After a Salt Lake City artist friend, Patrick Barth, told me that Robert Smithson’s Spiral Jetty was partially visible in mid-summer 1994, I drove to the Jetty in my sister’s car–no way I’d take my own car–in early August 1994. The larger rocks were visible, forming a fragmentary outline of the structure. They were all covered in glistening salt crystals.
So please, enough with the, it re-emerged whenever the New York Times first found out about it nonsense.

On Dean On Ballard On Millar On Smithson

Who knew? Tacita Dean writes in the Guardian about her late friend JG Ballard’s shared interest in Robert Smithson:

My relationship to Ballard had begun a little earlier, with our mutual interest in the work of the US artist Robert Smithson. In 1997, I tried to find Smithson’s famous 1970 earthwork, Spiral Jetty, in the Great Salt Lake of Utah. I had directions faxed to me from the Utah Arts Council, which I supposed had been written by Smithson himself. I only knew what I was looking for from what I could remember of art school lectures: the iconic aerial photograph of the basalt spiral formation unfurling into a lake. In the end, I never found it; it was either submerged at the time, or I wasn’t looking in the right place. But the journey had a marked impact on me, and I made a sound work about my attempt to find it. Ballard must have read about it, because he sent me a short text he had written on Smithson, for an exhibition catalogue.
It was the writer, curator and artist Jeremy Millar who became convinced Smithson knew of Ballard’s short story, The Voices of Time, before building his jetty. All Smithson’s books had been listed after his death in a plane crash in 1973 – and The Voices of Time was among them. The story ends with the scientist Powers building a cement mandala or “gigantic cipher” in the dried-up bed of a salt lake in a place that feels, by description, to be on the very borders of civilisation: a cosmic clock counting down our human time. It is no surprise that it is a copy of The Voices of Time that lies beneath the hand of the sleeping man on the picnic rug in the opening scenes of Powers of Ten, Charles and Ray Eames’ classic 1977 film about the relative size of things in the universe.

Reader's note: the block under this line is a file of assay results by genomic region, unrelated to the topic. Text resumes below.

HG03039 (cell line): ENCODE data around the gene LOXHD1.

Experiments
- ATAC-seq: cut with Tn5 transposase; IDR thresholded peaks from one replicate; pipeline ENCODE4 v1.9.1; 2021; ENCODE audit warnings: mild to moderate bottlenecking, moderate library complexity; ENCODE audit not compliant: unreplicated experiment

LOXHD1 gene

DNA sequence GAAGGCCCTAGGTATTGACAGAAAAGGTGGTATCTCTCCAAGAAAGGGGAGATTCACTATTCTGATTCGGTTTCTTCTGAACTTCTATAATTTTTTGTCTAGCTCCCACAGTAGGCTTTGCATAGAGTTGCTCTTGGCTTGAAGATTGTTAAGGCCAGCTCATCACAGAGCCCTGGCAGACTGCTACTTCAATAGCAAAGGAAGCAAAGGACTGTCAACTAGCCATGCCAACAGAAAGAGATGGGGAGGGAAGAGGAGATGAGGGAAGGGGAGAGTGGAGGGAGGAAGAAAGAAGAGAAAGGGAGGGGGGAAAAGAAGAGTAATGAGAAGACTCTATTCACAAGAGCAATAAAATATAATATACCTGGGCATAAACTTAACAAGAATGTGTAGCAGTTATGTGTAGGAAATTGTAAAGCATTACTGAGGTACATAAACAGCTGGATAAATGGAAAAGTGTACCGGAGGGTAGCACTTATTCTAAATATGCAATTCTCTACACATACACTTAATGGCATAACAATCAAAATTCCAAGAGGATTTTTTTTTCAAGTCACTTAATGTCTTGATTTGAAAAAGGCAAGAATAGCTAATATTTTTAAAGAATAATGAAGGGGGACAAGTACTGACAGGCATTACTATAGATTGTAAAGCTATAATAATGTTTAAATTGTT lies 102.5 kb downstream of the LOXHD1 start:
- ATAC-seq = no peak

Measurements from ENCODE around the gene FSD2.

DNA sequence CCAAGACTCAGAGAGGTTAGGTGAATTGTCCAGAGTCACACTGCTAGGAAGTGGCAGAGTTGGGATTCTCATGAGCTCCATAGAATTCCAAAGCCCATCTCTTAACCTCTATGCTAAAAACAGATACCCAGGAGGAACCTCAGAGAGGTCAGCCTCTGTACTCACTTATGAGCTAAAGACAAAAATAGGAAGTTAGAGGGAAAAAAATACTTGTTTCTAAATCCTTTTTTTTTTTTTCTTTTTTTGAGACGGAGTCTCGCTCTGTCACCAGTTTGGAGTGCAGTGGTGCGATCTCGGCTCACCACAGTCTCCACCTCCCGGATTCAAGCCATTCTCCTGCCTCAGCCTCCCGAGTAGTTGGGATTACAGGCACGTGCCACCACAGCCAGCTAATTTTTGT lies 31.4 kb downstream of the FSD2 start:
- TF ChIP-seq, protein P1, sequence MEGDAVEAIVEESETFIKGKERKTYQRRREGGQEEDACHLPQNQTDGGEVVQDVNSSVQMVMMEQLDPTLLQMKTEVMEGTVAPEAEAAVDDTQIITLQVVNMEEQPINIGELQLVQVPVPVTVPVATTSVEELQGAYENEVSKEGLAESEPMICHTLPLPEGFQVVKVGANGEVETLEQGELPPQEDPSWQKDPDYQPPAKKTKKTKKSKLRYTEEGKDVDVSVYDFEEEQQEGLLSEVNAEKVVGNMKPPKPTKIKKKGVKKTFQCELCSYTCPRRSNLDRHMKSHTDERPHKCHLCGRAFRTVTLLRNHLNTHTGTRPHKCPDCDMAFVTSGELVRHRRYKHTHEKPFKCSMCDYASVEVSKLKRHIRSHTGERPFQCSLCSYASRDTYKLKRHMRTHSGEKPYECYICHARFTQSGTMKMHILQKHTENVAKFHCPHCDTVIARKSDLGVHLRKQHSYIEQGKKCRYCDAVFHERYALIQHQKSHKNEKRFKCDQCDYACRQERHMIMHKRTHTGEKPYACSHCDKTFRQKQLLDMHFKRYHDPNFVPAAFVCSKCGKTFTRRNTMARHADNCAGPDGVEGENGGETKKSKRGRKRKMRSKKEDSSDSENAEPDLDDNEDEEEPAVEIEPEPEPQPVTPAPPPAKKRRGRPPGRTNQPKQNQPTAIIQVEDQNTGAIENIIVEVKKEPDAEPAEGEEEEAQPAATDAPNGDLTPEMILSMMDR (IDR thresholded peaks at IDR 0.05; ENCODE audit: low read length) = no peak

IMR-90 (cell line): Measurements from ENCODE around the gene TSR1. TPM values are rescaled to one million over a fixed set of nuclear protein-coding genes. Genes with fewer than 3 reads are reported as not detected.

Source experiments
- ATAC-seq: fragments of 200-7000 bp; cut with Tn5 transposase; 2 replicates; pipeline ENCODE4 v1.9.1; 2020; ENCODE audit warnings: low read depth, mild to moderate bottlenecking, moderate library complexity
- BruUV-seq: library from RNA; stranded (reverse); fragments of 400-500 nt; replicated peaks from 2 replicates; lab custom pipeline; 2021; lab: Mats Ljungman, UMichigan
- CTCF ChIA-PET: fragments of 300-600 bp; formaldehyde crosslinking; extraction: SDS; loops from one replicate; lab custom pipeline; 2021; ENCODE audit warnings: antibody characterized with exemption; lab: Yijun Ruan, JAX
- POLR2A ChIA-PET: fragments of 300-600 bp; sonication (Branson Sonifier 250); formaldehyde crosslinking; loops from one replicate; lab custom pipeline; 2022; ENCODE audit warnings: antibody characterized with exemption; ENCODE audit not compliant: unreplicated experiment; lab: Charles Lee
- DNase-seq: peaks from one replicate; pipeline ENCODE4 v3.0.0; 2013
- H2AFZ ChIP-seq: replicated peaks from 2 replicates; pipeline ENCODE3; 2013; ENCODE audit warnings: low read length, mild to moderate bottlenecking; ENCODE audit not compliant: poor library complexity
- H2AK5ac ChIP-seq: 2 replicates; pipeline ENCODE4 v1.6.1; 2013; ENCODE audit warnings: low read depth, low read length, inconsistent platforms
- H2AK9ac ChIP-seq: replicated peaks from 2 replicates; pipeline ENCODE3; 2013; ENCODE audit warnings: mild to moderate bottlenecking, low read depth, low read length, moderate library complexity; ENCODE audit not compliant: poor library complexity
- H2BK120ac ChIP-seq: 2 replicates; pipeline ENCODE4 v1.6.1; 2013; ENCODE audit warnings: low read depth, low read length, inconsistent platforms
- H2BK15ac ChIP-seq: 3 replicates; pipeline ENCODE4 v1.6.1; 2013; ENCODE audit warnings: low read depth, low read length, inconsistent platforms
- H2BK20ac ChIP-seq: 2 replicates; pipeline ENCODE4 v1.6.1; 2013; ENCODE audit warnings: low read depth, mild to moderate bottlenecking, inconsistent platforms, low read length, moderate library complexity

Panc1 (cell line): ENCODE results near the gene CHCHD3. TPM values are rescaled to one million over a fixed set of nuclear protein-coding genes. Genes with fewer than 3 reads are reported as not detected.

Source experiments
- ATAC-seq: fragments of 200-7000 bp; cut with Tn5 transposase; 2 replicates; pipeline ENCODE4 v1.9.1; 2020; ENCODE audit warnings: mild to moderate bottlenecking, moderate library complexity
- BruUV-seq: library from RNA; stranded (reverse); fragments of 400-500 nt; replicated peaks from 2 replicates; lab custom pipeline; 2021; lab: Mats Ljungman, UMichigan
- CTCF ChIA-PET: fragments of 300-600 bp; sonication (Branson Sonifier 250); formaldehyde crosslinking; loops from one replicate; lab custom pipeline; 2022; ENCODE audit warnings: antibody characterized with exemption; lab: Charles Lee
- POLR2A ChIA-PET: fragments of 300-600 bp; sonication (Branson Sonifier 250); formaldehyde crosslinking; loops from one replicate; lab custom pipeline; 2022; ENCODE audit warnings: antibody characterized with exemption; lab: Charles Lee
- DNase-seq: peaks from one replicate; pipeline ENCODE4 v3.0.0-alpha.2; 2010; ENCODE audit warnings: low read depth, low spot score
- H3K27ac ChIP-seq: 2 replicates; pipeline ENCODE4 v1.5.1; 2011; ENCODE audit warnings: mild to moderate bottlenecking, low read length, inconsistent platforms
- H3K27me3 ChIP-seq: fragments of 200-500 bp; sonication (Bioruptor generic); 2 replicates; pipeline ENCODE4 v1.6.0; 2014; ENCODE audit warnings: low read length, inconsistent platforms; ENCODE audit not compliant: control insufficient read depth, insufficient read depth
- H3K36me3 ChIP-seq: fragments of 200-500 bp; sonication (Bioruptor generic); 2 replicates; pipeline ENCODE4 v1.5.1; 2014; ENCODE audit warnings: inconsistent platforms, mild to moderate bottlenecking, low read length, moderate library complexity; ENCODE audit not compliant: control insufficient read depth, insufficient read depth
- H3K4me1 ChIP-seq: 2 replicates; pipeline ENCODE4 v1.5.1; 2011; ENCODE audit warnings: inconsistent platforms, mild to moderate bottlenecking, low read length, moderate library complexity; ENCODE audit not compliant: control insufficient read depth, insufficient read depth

As it happens, I’m reading Millar’s book about Fischli & Weiss right now. And Massimiliano Gioni and the Fondazione Nicola Trussardi are opening a nice retrospective of Dean’s work in Milan in a couple of weeks. As soon as my copy of Ballard’s just-published interview with Hans Ulrich Obrist arrives, the loop will be complete.
The cosmic clock with Ballard at its core [guardian, thanks stuart]

Visiting Artist [sic], Parts 7 & 7: Robert Smithson


These are the last two segments from the lecture I gave at the University of Utah School of Art in 2007, titled Visiting Artist [sic]. They’re both about Robert Smithson. The first [above] is about Smithson’s own 1972 slideshow lecture at the UofU, “Hotel Palenque,” which he also published as an Artforum article, and which his estate eventually sold to the Guggenheim as a multimedia installation piece of art.
I love “Hotel Palenque,” and took its irreverent challenge to the orthodoxy of art and art criticism as part of the inspiration for some of my own talk. In preparation for my own lecture, I tracked down some people who were present at Smithson’s original lecture, to see what the artist may have said or indicated at the time.
Unlike the Guggenheim, I am deeply unconvinced that the lecture is a work of art per se. But I find it useful asking how and why treat this thing [sic] an artist made/did/said differently depending on whether it is or isn’t Art.

The second clip is the hometown favorite, the Spiral Jetty. In 2007, the big questions surrounding the Jetty concerned its recognition as a tourist attraction. The state government decided to do a big cleanup of the industrial detritus and abandoned machinery on Rozel Point [they arbitrarily classified wood and stone structures as “historic,” while removing all metal.] And then Smithson’s widow Nancy Holt made offhand comments about how it’d be fine with Bob to rebuild the Jetty, because that wasn’t the kind of entropy he meant, anyway. So I riffed on what kind of entropy might be best for a once-obscure, once-abandoned, now-popular Earthwork.
All Visiting Artist [sic] posts:
Parts 2 & 3: On Dan Flavin
Parts 4 & 5: On Throwing Art Away
video of Part 6: On Joep van Lieshout, which I apparently didn’t post here
Parts 7 & 7 [sic] on Robert Smithson